One of the items to check before concluding the install is to navigate to the following registry key:

HKLM\System\CurrentControlSet\Services\<ADAM_INSTANCE_NAME>\Parameters\Port SSL

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… and check to see if the Port SSL key is of the type REG_DWORD and if it is the type REG_SZ as shown above then you will need to delete it and recreate it as a REG_DWORD with the decimal value of 636 shown below:

image

 

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Install vSphere Client

Proceed with the install of the vSphere Client so you can test vCenter connectivity.

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Install vSphere Web Client

Proceed with the install of the vSphere Client for vCenter connectivity through a browser and/or adding earlier vCenter 5.0 severs for management (vCenter 5.1 servers are automatically added):

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The Lookup Service URL field should already be populated so continue by filling in the SSO administrator password:

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To add vCenter 5.0 servers, launch the vSphere Administration Application from the Start Menu:

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… and add it via the vSphere Web Client Administration Tool.  Remember that this is only for older 5.0 vCenters and not 5.1:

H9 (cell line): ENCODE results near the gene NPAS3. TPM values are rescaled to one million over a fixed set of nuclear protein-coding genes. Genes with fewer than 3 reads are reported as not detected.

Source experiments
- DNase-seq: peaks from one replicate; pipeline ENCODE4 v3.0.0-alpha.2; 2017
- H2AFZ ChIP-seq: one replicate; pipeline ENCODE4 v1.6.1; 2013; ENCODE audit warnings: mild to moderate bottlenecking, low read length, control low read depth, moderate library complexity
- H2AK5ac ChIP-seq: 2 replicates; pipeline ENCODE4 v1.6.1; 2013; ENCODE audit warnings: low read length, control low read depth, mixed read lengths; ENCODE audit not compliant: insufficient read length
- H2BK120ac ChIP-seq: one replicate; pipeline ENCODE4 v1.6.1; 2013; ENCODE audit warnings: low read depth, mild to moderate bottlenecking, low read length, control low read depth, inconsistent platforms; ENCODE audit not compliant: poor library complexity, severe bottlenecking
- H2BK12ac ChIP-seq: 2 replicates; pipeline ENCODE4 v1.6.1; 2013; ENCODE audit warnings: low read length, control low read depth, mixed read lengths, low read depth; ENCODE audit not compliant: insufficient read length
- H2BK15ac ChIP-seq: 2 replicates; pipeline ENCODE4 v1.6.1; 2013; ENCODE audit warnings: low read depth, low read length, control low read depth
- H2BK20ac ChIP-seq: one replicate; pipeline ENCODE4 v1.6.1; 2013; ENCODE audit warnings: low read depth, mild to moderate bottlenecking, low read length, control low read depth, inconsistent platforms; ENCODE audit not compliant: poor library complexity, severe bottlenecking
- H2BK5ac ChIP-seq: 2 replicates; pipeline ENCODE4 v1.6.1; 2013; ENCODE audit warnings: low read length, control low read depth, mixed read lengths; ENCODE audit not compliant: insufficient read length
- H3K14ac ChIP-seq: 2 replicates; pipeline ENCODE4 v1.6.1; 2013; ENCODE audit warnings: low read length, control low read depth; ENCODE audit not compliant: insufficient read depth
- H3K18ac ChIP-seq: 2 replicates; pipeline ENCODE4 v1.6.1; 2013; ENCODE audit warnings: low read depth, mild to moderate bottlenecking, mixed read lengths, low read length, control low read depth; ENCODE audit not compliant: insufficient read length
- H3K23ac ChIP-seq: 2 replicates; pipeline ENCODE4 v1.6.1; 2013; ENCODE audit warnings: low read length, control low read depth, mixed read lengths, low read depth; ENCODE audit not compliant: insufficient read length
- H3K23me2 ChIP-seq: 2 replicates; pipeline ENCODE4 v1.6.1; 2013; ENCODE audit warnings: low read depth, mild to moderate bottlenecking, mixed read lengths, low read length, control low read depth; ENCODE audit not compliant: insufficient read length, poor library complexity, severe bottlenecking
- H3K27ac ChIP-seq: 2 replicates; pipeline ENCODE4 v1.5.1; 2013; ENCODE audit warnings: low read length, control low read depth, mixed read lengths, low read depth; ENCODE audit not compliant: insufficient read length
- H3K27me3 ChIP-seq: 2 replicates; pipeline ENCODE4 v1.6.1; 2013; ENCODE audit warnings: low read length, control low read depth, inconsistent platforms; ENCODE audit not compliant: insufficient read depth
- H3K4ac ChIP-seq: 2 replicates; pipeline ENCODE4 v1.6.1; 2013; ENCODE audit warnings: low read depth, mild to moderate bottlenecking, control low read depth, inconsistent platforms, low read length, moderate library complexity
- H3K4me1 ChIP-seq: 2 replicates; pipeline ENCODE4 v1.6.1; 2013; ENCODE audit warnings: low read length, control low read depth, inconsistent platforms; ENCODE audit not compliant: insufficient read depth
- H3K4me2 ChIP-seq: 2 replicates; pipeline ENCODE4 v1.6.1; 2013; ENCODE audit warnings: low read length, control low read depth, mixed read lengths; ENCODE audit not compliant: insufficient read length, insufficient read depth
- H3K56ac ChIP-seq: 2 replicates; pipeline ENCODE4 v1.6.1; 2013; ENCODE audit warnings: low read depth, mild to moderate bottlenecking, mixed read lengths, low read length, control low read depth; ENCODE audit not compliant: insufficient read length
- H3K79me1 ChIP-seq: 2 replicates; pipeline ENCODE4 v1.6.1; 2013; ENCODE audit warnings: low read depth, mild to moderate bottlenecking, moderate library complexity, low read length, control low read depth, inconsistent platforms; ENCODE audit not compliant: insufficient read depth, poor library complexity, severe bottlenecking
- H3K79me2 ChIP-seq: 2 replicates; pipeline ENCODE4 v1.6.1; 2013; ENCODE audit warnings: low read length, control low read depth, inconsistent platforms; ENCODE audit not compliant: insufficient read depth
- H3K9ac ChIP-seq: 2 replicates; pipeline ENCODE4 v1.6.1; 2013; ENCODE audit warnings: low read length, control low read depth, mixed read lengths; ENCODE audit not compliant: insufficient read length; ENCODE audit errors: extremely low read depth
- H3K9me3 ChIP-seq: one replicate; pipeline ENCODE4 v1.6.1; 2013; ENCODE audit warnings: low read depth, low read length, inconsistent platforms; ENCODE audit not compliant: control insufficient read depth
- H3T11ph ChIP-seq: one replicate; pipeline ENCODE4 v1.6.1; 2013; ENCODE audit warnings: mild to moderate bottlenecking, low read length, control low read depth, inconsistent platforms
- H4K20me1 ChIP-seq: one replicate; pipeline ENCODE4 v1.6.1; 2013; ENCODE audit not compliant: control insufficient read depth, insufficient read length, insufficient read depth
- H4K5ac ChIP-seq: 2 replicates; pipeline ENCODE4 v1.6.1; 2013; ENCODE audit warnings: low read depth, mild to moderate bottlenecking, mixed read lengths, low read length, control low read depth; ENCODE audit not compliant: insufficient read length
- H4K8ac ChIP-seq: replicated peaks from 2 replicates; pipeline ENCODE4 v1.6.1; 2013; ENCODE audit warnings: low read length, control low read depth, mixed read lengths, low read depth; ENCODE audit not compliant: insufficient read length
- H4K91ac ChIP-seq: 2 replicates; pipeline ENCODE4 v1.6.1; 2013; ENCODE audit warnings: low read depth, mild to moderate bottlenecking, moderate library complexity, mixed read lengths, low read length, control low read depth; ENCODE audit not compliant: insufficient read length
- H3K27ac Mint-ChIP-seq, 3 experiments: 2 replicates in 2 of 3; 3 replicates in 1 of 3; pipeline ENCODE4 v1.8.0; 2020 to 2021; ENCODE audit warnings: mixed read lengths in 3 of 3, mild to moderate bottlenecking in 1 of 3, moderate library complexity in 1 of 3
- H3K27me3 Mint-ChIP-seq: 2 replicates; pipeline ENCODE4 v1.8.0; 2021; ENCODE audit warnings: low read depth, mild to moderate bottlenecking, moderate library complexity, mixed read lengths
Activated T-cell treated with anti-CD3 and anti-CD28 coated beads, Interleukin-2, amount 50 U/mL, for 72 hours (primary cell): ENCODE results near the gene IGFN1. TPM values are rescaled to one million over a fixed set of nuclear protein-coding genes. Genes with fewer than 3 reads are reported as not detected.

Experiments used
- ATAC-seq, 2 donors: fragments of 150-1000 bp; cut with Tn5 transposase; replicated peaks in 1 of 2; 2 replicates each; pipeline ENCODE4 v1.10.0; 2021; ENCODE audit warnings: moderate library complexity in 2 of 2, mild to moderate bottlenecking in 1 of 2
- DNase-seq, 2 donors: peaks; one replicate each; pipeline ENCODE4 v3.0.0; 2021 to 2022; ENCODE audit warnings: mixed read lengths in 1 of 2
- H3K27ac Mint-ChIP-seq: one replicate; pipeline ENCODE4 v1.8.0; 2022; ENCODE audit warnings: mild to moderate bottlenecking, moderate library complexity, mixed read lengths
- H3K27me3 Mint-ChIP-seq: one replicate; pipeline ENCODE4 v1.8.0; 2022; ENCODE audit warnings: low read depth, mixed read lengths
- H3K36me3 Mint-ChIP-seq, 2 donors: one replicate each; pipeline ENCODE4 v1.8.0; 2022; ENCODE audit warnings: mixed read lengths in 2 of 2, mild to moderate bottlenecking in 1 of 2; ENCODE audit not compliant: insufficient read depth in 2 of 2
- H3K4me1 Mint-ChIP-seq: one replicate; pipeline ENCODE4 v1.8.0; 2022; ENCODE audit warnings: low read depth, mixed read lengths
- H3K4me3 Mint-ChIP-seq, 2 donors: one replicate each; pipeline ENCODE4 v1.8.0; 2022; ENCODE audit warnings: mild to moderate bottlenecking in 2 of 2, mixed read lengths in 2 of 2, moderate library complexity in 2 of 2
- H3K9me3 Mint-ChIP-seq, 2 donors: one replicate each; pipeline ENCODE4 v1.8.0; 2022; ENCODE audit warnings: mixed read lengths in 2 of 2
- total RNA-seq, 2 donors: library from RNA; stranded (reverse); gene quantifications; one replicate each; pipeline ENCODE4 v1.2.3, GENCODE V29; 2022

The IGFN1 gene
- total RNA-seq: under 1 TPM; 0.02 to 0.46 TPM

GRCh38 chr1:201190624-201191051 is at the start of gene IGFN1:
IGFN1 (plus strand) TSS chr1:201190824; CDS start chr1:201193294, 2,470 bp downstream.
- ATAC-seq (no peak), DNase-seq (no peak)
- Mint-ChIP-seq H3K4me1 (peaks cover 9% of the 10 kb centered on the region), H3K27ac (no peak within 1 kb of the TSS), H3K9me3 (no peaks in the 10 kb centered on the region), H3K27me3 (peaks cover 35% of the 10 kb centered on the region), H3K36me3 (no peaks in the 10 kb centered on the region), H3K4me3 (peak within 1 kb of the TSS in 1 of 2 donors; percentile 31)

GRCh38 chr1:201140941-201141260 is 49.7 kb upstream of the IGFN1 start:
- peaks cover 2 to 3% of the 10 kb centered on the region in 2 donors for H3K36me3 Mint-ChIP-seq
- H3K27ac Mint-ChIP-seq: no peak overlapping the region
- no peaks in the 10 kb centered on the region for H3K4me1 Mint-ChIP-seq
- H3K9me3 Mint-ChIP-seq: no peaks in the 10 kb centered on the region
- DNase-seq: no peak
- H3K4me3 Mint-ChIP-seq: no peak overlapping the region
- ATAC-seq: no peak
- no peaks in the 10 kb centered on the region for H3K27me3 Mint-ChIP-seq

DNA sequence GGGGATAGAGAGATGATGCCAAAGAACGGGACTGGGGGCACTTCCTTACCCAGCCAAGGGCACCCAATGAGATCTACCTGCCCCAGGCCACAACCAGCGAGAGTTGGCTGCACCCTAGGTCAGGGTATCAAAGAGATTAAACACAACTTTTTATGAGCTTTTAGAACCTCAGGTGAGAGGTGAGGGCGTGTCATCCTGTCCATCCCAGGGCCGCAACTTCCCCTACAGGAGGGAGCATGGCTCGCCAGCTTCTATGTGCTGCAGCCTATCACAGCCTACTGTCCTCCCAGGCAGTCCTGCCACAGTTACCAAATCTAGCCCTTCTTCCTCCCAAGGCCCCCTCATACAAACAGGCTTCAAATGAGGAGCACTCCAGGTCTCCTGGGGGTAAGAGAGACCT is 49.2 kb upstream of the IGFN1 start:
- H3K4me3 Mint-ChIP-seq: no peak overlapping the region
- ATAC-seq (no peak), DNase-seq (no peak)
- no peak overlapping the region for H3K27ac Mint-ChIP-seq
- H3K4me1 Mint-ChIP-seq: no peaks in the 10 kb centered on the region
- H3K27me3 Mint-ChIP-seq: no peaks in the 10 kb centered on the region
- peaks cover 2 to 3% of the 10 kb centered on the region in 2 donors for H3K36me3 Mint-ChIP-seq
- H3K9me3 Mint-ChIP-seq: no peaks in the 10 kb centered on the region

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To verify that the vSphere Web Client is functioning as expected, launch it via the Start Menu:

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Install vSphere Update Manager

The last component to install is the vSphere Update Manager service so being by launching the installer and select vSphere Update Manager:

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Proceed through the wizard:

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Accept the EULA:

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I prefer to use the DNS name even though the default is set to the IP address of the server so make the appropriate changes and enter the vCenter server service credentials or another service account if you want to use a different account:

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Select the ODBC DSN that was created earlier and type in the vpxuser account’s password:

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Select the name of the server and accept the default ports:

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I usually prefer to add separate drive for the location that the patches are downloaded to so make the appropriate changes:

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Proceed with the install:

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Test vCenter Connectivity

With all the components installed, proceed with launching the vSphere Client and test connectivity to vCenter: